By Samindra Kunti
February 21 – The newly arrived video refs were in the spotlight once more in the Champions League last night as both the Schalke 04 vs Manchester City and Atletico Madrid vs Juventus matches were punctuated by VAR incidents.
In Gelsenkirchen, a first-half, long-range attempt hitting Argentinean defender Nicolas Otamendi caused controversy. Schalke’s Daniel Caligiuri claimed a penalty and play was held up as VAR checked for evidence of a “clear and obvious mistake”. Referee Carlos del Cerro Grande was then prevented from doing an on-field review as the touchline monitor was broken during the 1st half. The fans in the stands remained in the dark as well, because of a lack of replays on the big screen.
Ultimately the referee awarded a penalty after a three-minute delay. Schalke later won a second penalty and Otamendi was sent off for City. Manchester City eventually ran out 2-3 winners with goals in the 85th and 90th minute despite what looked like getting the wring end of the VAR decision making.
The win made it easier for Manchester City coach Pep Guardiola came out in defence of the video technology which could have been match changing.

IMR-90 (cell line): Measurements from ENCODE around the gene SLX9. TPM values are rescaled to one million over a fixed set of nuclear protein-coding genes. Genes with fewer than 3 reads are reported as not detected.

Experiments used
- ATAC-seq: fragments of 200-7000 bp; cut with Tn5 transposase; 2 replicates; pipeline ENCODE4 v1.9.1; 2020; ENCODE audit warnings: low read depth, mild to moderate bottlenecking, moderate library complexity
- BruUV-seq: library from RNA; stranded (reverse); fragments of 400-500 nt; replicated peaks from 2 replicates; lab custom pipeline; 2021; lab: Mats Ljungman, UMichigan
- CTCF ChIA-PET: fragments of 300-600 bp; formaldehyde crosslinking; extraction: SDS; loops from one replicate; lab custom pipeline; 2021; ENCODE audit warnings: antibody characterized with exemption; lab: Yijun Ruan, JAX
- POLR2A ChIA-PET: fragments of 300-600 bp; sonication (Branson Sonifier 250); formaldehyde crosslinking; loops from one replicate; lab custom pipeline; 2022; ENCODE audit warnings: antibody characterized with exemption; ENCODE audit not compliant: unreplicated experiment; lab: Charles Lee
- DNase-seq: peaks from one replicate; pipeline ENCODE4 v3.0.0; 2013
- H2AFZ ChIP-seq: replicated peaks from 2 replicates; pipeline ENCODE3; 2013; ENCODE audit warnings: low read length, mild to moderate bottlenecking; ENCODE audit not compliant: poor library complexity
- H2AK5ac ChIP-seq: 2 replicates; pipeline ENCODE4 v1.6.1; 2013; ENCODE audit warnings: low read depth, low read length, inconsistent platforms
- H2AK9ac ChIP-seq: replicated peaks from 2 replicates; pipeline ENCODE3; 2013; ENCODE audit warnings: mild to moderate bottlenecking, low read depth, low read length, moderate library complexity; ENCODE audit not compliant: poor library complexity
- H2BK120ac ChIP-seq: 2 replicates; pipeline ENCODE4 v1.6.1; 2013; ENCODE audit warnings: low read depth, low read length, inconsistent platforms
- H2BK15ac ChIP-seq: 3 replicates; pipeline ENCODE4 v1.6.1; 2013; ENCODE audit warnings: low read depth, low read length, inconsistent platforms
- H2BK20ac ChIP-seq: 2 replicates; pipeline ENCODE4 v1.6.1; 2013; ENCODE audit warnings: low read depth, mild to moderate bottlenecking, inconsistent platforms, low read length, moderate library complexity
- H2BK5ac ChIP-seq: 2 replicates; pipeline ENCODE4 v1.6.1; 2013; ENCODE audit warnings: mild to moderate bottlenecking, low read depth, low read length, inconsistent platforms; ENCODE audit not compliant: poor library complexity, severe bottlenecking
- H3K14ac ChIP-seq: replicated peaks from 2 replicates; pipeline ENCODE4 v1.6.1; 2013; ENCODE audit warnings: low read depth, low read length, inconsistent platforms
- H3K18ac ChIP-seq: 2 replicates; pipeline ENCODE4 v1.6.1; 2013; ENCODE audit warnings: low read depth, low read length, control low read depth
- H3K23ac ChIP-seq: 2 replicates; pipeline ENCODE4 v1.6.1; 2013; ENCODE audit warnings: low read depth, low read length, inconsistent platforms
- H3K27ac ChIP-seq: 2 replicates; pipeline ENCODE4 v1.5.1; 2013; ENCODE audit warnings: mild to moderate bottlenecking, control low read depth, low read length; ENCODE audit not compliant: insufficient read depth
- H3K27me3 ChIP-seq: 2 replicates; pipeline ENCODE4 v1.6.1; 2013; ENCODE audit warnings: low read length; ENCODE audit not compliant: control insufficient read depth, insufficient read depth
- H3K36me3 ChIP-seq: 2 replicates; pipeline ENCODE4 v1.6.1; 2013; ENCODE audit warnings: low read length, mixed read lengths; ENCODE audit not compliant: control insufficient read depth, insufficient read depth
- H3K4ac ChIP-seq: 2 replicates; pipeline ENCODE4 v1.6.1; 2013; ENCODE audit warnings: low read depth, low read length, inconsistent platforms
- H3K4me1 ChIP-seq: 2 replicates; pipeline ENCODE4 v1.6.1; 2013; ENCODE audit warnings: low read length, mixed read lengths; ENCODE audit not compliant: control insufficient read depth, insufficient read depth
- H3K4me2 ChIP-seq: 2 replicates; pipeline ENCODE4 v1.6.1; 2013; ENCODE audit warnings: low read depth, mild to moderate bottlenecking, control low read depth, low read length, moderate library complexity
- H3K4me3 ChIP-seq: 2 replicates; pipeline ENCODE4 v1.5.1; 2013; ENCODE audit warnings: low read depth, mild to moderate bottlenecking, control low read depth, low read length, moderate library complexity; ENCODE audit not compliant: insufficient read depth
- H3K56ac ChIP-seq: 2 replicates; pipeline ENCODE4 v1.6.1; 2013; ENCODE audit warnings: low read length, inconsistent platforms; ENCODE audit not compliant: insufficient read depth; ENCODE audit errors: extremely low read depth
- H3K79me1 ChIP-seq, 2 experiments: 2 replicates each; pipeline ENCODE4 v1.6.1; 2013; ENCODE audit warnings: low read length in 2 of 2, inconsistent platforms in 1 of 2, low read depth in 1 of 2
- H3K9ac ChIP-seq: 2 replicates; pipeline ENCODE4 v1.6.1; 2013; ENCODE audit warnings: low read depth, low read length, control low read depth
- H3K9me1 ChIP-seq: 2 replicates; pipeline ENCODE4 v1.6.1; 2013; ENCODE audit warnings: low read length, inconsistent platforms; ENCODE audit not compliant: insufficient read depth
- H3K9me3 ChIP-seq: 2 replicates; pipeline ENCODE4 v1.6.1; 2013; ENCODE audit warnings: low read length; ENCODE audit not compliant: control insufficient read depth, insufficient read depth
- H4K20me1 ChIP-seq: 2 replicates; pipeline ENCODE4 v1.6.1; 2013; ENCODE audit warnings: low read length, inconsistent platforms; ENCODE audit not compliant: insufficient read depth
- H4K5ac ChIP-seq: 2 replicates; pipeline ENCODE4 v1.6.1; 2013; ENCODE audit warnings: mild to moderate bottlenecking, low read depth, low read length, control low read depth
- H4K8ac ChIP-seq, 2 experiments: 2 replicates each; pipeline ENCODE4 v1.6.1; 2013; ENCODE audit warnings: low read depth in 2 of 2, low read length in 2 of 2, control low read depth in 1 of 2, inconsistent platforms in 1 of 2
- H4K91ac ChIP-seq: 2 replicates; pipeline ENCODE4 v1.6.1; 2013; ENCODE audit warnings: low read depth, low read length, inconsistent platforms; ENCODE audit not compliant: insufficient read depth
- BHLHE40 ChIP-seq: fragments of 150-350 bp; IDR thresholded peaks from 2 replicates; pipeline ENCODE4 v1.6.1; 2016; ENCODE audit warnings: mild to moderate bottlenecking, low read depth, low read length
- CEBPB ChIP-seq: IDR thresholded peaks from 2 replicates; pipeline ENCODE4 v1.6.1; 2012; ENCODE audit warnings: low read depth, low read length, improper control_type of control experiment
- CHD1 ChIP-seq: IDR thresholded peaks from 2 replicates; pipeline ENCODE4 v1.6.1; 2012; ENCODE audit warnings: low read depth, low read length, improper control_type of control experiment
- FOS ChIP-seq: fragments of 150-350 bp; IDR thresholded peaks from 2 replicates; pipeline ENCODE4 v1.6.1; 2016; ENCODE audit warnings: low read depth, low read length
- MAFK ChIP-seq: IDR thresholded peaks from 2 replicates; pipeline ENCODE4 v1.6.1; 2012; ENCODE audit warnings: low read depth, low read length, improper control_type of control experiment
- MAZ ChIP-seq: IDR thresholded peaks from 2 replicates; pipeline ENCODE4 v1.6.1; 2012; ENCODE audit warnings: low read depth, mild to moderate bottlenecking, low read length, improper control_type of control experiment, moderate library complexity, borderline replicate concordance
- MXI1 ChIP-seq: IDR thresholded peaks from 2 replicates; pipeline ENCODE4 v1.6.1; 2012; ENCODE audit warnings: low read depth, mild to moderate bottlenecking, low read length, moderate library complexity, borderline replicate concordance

“It’s a penalty,” said Guardiola in his post-match comments. “I’m a big fan of VAR. The second one is a penalty too. It was offside too – so, if we complain about VAR maybe it was offside, but it was a penalty and the red card can be a red card. VAR needs time. Next time it will be better.”
VAR almost overshadowed Atletico Madrid’s 2-0 win over Juventus as Alvaro Morata had a goal ruled out in the 70th minute with the match deadlocked. The hosts thought they had taken the lead when the Italian striker powered home Filipe Luis’ cross from the left, but following an on-field referee German referee Felix Zwayer decided Morata had pushed Giorgio Chiellini before scoring.
The video review system has been in use for nine days in the Champions League and the first three match days in the round of 16 were uncontroversial, but the multiple incidents last night have reignited the debate about VAR’s merits. Last year FIFA used the system at the World Cup in Russia, but Europe’s governing body were more cautious and conservative in their approach and delayed the introduction of the technology.
Contact the writer of this story, Samindra Kunti, at moc.l1552961882labto1552961882ofdlr1552961882owedi1552961882sni@o1552961882fni1552961882